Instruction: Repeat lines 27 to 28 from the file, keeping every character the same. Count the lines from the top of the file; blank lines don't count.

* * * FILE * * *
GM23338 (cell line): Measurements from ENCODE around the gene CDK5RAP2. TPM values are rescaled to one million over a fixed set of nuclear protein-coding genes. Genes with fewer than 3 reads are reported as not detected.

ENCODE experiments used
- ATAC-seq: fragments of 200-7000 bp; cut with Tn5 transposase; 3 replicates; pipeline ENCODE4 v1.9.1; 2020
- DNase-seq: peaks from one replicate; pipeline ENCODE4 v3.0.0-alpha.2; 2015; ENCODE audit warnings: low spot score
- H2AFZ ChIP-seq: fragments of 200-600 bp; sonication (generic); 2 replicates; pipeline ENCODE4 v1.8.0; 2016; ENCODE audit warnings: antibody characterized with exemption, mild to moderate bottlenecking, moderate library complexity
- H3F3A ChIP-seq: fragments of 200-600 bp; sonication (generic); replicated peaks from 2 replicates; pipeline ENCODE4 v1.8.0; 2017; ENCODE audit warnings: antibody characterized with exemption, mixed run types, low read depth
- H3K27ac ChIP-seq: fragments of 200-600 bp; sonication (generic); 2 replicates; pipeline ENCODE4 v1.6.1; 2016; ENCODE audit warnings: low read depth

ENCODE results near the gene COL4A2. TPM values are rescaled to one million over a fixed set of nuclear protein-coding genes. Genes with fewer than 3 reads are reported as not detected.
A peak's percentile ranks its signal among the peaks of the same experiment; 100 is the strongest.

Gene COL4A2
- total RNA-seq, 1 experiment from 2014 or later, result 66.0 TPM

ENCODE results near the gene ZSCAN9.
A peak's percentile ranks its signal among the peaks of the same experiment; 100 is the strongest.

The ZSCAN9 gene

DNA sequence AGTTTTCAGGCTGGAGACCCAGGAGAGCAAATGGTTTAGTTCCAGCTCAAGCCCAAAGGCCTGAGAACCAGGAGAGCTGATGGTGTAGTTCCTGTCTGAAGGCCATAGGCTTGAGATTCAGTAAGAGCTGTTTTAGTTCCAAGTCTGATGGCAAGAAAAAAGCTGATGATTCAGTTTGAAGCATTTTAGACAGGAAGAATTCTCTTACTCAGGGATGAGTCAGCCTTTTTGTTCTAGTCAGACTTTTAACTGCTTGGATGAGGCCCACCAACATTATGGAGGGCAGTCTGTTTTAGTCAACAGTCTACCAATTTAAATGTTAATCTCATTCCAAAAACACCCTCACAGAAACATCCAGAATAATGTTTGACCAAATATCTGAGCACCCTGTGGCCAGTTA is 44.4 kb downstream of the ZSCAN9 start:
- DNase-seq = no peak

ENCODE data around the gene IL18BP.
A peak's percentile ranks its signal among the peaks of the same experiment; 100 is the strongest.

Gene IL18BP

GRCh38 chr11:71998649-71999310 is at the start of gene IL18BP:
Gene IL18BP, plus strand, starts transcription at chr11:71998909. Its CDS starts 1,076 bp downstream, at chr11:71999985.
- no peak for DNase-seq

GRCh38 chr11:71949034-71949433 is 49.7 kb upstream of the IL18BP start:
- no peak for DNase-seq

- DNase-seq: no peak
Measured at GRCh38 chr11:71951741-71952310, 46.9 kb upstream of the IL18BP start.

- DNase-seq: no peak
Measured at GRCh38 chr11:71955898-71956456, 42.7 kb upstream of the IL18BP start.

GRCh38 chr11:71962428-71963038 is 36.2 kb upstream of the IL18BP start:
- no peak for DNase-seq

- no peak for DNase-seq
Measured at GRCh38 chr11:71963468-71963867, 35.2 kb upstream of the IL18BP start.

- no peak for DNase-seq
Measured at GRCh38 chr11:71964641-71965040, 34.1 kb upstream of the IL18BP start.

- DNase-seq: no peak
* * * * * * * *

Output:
- DNase-seq: no peak
Measured at GRCh38 chr11:71955898-71956456, 42.7 kb upstream of the IL18BP start.